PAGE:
BMW Uses Fabric Skin Again
In 2008 BMW revealed a concept vehicle that was unusual in that the body panels weren’t made from steel, aluminum or composites but, rather, a fabric that was fitted over an underlying metal frame. It is called the “GINA Light Visionary Model,” with the acronym standing for “Geometry and Functions In ‘N’ Adaptions.” While the fabric-surface automobile hasn’t made it, a visit to your local REI’s camping section will give you a good idea of what it was all about, as there is an array of tents that have bows under tension stretching various technical textiles into temporary habitation.
BMW Designworks has worked with The North Face, the company that provides all manner of technical and fashionable clothing and equipment, to develop a camper that one might put on the back of one’s X5 for a trip to Yosemite.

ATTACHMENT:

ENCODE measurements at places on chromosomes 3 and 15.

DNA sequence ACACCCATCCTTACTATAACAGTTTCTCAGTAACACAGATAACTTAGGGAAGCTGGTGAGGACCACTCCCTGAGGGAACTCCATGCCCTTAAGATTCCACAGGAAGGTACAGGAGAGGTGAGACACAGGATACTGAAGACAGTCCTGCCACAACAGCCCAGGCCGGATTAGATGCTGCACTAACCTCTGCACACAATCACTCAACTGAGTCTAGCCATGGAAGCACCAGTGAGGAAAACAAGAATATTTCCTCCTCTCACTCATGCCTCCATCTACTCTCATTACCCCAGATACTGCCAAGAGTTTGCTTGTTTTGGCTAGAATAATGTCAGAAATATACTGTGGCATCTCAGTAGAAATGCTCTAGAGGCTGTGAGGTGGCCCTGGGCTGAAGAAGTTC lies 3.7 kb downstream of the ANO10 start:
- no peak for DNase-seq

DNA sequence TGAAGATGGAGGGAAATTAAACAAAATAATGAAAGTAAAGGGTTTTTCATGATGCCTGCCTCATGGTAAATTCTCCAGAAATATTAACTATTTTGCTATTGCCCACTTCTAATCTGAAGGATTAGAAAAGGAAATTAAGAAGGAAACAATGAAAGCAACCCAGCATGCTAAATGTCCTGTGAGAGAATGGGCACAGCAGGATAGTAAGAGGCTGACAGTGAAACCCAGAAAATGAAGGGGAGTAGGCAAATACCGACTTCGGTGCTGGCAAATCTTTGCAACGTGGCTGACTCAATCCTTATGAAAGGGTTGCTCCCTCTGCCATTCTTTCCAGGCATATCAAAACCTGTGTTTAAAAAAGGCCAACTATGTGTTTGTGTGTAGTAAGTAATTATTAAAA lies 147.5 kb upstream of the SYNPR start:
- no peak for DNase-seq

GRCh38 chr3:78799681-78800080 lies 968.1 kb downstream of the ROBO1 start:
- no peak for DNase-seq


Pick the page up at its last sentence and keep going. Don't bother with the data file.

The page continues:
Like GINA, the FUTURELIGHT Camper uses a fabric that North Face has developed that is produced with “Nanospinning technology,” which results in what is claimed to be “the world’s most advanced, breathable, waterproof material.”
The Nanospinning process puts “nano-sized” holes in the material that allows the air to move through the material while preventing water from intruding.
The GINA has the struts beneath the fabric. The FUTURELIGHT puts them on the exterior.
While North Face will be offering products with the new material, the camper is still a concept, so don’t plan on seeing it in a catalog anytime soon.
But while it may not be there soon, the Designworks’ creation seems so appropriate that it may be there later.
DaimlerChrysler's decision to scrap the front- drive LH line and replace it with the rear-drive LX large car platform is very astute.
With a specialized vehicle like the Porsche Cayenne there’s a need for specialization in aspects of its production. Like the use of a specialist casting supplier to not only produce the aluminum-silicon alloy block, but to completely machine it as well. seat.
How carbon fiber is utilized is as different as the vehicles on which it is used. From full carbon tubs to partial panels to welded steel tube sandwich structures, the only limitation is imagination.